Photo Information

Marines with Marine Light Attack Helicopter Squadron 469, Marine Aircraft Group 39, 3rd Marine Aircraft Wing, I Marine Expeditionary Force, prepare aircraft for flight during excercise Steel Knight Oct. 25. During the two-week exercise the squadron provided aerial support for various units on the ground and performed numerous flight sorties.

Photo by Lance Cpl. Alexandra M. Harris

Vengeance “brings rain” to deserts of Twentynine Palms

28 Oct 2009 | Cpl. Ryan A. Rholes

Although maintenance Marines may not be the superstars of the flying community, having a squadron without them would be like a football offense with no offensive line.

The maintenance staff of Marine Light Attack Helicopter Squadron 469, Marine Aircraft Group 39, 3rd Marine Aircraft Wing, I Marine Expeditionary Force, participated in their first training event during Exercise Steel Knight here from Oct.16 to 27.

The “Vengeance” Marines kept three AH-1W “Super Cobra” and three UH-1N “Huey” helicopters in the air, loaded and ready during the 11-day exercise, which allowed HMLA-469 to provide needed support to ground units.

“We flew all of our helicopters every day during this exercise and that is unheard of,” said Maj. Bryant Budde, Vengeance’s assistant maintenance officer. “We are a new unit, but we have experienced staff noncommissioned officers and hard working junior Marines.”

Steel Knight, which integrated every aspect of the Marine Air-Ground Task Force, is the first training exercise that Vengeance, activated in July, has attended. The squadron brought about 160 Marines, many of whom gained valuable experience that will aid them during future deployments.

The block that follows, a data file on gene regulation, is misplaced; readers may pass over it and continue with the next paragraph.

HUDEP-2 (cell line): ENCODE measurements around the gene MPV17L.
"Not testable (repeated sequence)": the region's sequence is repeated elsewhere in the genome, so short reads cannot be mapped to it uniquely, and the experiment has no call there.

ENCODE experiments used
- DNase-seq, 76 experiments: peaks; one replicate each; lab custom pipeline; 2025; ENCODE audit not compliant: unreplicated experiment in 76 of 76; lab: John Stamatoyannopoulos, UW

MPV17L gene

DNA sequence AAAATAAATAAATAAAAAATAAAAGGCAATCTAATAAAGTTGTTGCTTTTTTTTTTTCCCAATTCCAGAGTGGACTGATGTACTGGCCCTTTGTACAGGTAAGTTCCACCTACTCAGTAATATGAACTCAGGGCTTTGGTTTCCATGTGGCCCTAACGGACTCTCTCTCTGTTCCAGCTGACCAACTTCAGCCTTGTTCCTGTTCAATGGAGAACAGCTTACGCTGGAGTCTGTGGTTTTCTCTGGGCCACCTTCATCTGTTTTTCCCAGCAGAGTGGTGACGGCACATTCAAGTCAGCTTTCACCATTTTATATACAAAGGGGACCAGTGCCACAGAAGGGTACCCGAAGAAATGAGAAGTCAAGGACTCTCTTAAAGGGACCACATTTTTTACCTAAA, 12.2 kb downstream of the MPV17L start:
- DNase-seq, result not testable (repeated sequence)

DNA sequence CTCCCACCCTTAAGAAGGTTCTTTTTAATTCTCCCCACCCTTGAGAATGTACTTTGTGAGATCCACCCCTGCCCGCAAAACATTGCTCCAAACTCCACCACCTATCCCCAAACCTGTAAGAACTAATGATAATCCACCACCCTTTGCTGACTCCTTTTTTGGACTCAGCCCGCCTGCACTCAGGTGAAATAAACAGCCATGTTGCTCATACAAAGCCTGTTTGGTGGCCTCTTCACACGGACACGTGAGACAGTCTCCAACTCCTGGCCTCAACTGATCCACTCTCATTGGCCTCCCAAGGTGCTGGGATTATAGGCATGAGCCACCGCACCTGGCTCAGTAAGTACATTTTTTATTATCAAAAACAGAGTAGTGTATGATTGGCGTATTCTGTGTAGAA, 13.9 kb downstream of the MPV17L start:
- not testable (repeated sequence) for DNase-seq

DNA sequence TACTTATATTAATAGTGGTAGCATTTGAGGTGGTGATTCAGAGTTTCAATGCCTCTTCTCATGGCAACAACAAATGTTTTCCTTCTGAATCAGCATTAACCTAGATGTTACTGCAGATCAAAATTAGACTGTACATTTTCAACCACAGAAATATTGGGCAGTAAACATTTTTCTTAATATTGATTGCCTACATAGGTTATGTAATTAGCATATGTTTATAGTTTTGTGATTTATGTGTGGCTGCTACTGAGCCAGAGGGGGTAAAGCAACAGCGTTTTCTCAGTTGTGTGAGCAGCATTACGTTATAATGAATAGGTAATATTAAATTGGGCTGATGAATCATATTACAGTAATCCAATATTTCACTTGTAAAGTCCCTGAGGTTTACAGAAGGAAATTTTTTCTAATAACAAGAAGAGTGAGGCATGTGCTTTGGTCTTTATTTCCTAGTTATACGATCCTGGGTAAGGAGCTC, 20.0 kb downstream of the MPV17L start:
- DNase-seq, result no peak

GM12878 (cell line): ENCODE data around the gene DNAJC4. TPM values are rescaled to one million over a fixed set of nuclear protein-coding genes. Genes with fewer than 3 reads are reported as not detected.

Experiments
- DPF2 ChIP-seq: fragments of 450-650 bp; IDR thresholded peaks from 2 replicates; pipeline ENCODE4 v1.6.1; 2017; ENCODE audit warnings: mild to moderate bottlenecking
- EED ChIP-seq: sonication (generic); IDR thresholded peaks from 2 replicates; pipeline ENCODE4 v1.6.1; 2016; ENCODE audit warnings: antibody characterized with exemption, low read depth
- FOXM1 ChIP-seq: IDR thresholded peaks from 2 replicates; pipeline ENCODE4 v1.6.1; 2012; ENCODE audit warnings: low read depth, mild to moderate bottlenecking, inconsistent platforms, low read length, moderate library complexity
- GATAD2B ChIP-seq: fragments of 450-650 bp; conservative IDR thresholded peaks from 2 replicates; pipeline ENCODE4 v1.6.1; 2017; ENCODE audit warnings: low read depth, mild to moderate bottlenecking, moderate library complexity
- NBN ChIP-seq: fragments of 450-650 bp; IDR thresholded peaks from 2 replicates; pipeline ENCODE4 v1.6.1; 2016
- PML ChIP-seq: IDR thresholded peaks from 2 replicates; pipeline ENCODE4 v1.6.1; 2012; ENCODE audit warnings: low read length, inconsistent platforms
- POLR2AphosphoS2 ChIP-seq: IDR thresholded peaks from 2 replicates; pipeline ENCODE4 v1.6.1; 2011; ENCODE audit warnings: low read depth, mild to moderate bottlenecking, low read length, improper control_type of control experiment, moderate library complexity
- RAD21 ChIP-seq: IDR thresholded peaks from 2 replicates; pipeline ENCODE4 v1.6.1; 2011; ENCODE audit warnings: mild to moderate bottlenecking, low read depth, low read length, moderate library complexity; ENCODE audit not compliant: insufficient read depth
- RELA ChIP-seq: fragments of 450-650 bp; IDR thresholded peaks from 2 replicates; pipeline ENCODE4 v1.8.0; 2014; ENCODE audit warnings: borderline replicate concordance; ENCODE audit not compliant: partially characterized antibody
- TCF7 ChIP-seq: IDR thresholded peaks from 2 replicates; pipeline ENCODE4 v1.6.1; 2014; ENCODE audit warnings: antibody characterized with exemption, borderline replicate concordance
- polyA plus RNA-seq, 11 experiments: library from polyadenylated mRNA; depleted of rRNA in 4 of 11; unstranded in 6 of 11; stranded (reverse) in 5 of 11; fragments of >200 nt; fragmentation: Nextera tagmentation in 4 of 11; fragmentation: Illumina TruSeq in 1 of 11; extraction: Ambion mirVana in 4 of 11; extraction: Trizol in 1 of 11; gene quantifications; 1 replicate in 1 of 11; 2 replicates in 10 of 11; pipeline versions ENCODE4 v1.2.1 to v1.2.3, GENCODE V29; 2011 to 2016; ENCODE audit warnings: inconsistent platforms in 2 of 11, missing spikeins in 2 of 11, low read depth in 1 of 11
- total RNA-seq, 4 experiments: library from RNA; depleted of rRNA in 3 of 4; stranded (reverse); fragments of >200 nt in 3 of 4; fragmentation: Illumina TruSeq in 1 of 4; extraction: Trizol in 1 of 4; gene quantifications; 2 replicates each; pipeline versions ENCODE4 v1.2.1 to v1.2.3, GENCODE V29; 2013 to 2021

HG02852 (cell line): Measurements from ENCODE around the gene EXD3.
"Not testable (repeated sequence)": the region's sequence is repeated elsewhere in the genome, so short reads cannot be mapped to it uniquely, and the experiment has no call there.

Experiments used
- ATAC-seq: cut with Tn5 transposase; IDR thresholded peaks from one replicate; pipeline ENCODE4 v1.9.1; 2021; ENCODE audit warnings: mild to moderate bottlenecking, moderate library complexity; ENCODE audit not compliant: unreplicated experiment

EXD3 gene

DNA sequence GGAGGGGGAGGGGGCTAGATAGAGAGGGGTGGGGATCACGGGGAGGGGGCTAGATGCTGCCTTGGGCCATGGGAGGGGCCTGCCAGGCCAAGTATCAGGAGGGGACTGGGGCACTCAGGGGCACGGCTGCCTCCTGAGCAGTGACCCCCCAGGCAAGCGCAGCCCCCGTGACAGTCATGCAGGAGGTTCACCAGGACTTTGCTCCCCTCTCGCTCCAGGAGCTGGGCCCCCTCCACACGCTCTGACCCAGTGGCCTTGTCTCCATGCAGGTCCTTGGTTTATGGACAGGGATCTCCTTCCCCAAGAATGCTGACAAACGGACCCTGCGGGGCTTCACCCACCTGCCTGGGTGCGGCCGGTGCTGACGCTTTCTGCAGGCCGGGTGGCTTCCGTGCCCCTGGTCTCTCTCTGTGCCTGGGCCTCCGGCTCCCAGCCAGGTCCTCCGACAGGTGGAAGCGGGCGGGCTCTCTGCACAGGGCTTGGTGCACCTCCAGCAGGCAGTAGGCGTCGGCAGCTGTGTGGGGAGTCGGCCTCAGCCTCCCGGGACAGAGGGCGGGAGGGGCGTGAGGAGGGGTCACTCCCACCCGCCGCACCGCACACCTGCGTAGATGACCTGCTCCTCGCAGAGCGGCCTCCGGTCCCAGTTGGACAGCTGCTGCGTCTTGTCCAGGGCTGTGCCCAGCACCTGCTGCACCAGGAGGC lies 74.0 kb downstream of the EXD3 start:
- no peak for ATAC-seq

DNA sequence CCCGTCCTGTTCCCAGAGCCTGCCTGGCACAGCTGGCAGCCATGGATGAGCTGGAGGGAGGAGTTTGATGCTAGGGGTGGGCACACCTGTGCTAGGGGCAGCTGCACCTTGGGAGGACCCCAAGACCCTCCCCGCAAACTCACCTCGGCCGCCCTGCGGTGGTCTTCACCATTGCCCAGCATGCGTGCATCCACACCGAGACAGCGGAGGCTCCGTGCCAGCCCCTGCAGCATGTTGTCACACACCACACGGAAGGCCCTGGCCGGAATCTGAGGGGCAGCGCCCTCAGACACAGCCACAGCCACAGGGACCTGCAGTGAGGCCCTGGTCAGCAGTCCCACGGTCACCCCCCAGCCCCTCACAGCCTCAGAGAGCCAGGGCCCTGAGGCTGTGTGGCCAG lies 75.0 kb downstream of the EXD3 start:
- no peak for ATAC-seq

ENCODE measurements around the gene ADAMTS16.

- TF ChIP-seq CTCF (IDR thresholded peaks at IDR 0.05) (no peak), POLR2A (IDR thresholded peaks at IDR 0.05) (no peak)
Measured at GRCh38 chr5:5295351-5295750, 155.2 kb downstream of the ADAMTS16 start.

“It was a little hectic settling in here, but once we got up and going it turned into a great training opportunity because everyone basically had to do more with less,” said Cpl. Amanda Shelton, an avionics technician for Vengeance. 

Although the Marines responsible for the aircraft of HMLA-469 work hard aboard Marine Corps Air Station Camp Pendleton, the austere environment, increased operational tempo, extended work days and limited resources during this exercise offered many unique training opportunities.

“At home if a bird goes down we can get it into the hangar and take our time fixing it,” said Cpl. Chad Bost, an avionics technician for the squadron. “Out here, we have to trouble shoot it and fix it as fast as we can, just like we would if we were deployed.”

The Marines, normally work 12 hour days while home, but have worked closer to 15 hour days here, forcing them to work with less rest, added Bost.

Although the Marines focused on meeting the increased obligations, they did not lose sight of their main focus – safety. HMLA- 469 completed the live-fire exercise without any mishaps, which serves as a testament to the fledgling squadron’s professionalism.

“These Marines had a lot more live ordnance around them than normal, and they had to arm and de-arm larger amounts faster than normal,” said Staff Sgt. Schuyler Judice, a quality assurance representative for HMLA-469. “These Marines have done a phenomenal job.”

Vengeance performed 64 sorties, accumulating 111 and 1/2 hours. During Steel Knight  the maintenance Marines made this possible by tracking, loading and arming about 14,000 7.62 rounds, 2,500 .50-caliber rounds, 3,000 20-millimeter rounds, 500 rockets, four Hellfire missiles and three Tube-launched, Optically-tracked, Wire-guided missiles.

The maintenance staff of Vengeance, although new, could soon deploy as a major asset in the war against terror. Because of this, their time spent in the deserts of Camp Wilson served as vital proof that they can keep their pilots in the air, the bombs dropping and the bullets flying.